The Atlantic Monthly, Volume 07, No. 40, February, 1861 online

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ones, _d, e, f!_ Yes, there they lay, _plus_ and _minus,_ each in his
compartment, convulsed and distorted, as if their last agonies had been
terrible to endure! Stiff and dead! _Mon Dieu, Monsieur!_ and I had
pledged the name and credit of the house of John Meavy and Co. to an
extent from which there _could_ be no recovery, if aught untoward had
happened! _Eh, bien. Monsieur!_ César Prévost is fortunate in a very
elastic temperament. Yet I did not dare think of John Meavy. However, if
the thing was done, it was too late for remedy now. _Eh, bien!_ I
would wait. Meantime, I carefully examined to see if any cause was
discoverable to have produced these deaths. None. 'T was irresistible,
then, that the cause was at John's end. What? An accident, - perhaps,
nervous, he had dosed them too heavily; but - I dared not think about
it, - I would only - wait!

"_Eh, bien, Monsieur!_ It would be seven days yet before I could get
news. I waited, - waited calmly and composedly. _Mon Dieu!_ they talk of
heroism in leading a forlorn hope, - César Prévost was a hero for those
eight days. I do not think about them even now.

"On the third day came a steamer with news of uncertain import, but on
the whole favorable. By the same advice a letter reached me from my old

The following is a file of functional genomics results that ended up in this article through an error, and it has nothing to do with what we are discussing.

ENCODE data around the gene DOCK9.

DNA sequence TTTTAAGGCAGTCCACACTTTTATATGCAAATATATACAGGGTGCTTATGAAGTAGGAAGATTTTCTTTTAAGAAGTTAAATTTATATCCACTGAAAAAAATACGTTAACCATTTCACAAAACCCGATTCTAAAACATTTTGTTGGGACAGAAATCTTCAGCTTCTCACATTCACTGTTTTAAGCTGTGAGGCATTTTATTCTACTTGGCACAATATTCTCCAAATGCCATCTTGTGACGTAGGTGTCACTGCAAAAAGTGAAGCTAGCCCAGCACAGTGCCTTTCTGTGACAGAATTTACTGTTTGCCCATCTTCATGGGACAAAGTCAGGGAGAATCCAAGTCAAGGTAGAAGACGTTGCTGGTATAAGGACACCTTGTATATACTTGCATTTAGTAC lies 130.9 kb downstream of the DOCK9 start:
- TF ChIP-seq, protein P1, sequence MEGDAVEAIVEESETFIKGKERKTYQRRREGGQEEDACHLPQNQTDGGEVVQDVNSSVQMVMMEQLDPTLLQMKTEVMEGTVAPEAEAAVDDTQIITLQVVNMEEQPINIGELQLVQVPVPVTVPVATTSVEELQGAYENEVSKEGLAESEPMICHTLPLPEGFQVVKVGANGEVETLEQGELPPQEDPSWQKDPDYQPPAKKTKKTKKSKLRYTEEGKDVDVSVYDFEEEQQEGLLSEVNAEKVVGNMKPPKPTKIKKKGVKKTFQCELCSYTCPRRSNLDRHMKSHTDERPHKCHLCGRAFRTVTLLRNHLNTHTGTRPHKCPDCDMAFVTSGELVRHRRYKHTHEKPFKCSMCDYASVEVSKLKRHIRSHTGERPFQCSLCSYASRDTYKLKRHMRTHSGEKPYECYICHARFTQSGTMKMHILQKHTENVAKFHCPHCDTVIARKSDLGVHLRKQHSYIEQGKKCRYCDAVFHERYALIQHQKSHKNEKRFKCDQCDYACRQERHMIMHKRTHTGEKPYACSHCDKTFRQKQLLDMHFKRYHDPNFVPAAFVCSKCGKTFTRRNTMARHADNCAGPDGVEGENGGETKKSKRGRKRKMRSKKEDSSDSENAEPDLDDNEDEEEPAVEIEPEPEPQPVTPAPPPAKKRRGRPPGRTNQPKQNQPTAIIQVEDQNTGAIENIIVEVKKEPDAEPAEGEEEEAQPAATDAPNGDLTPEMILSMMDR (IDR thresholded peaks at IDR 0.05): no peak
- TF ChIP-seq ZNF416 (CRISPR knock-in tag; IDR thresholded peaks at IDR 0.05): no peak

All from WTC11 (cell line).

comrade, John Meavy: his affairs were prosperous, he and his wife very
happy, and _Don Juan_ more charming than ever.

"Monsieur, the fourth day came, - the fifth, - the sixth, - the
seventh, - finding me still waiting. No one, to see me, could have
guessed I had not slept for a week. _Eh, bien!_ I will not dwell upon

"The morning of the eighth day came. I breakfasted, read my paper,
smoked my cigar, and walked leisurely to my counting-room. I answered
the letters. I sauntered round to bank, paid a note that had fallen due,
got a check cashed, and, having counted the money and secured it in my
pocket-book, I walked out and stood upon the bank-steps, talking with a
business-friend, who inquired after John Meavy. 'T was a pleasant theme
to converse about, this, - for _me!_

"A news-boy came running down Wall Street, with papers under his arm.
'Here you are!' he cried. 'Extray! Steamer just in! Latest news from
Europe! All 'bout the new alliance! Consols firm, - cotton riz! Extray,

"I bought one, and the boy ran off as I paid him and snatched the paper
from his hand.

"'You gave that rascal a gold dollar for a half-dime,' said my friend.

"'Did I?'

"A gold dollar! I wondered very quaintly what he would say, when, in a
few days, he heard of the failure of John Meavy & Co. for three millions
of dollars. A gold dollar!

"_Eh, bien, Monsieur!_ I shall not dwell upon it. Enough, - we were
ruined. I had played my grand _coup,_ and lost. For myself, nothing.
But - John Meavy! Oh, Monsieur, I could not think! I went to my office,
and sat there all day, stupid, only twirling my watch-key, and repeating
to myself, - 'A gold dollar! a gold dollar!' The afternoon had nearly
gone when one of my clerks roused me: - 'A letter for you, Mr. Prévost;
it came by the steamer to-day.'

"Monsieur," said the little Frenchman, producing a well-worn
pocket-book, and taking out from it a tattered, yellow sheet, which he
unfolded before me, - "Monsieur, you shall read that letter."

It was this: -


"You must blame me and poor _Don Juan_ for the suspension of your
Telegraph. I write, myself, to tell you how careless I have been; for